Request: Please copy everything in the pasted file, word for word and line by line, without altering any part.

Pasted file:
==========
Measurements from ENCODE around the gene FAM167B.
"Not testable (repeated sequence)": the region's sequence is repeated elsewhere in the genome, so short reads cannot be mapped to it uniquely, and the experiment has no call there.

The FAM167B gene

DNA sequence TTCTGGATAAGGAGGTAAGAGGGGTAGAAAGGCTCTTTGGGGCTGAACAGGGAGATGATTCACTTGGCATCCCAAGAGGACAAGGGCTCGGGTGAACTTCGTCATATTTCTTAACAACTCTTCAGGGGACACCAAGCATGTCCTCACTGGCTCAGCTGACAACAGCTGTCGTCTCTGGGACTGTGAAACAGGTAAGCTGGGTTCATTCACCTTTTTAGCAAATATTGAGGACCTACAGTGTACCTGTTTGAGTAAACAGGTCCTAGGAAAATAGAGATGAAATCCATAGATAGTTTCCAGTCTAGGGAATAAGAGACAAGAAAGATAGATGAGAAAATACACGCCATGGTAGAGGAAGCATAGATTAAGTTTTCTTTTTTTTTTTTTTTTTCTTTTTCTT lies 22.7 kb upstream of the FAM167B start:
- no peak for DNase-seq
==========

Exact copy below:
Measurements from ENCODE around the gene FAM167B.
"Not testable (repeated sequence)": the region's sequence is repeated elsewhere in the genome, so short reads cannot be mapped to it uniquely, and the experiment has no call there.

The FAM167B gene

DNA sequence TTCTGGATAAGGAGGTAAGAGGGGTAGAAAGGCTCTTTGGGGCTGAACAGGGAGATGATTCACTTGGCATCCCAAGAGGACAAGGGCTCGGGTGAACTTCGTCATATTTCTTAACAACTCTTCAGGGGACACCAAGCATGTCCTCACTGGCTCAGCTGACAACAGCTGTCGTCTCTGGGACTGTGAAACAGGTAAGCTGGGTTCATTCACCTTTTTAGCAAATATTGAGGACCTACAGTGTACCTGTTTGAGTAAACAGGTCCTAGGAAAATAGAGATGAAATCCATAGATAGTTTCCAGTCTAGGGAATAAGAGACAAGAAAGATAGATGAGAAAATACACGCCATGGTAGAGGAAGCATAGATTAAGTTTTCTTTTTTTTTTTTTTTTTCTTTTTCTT lies 22.7 kb upstream of the FAM167B start:
- no peak for DNase-seq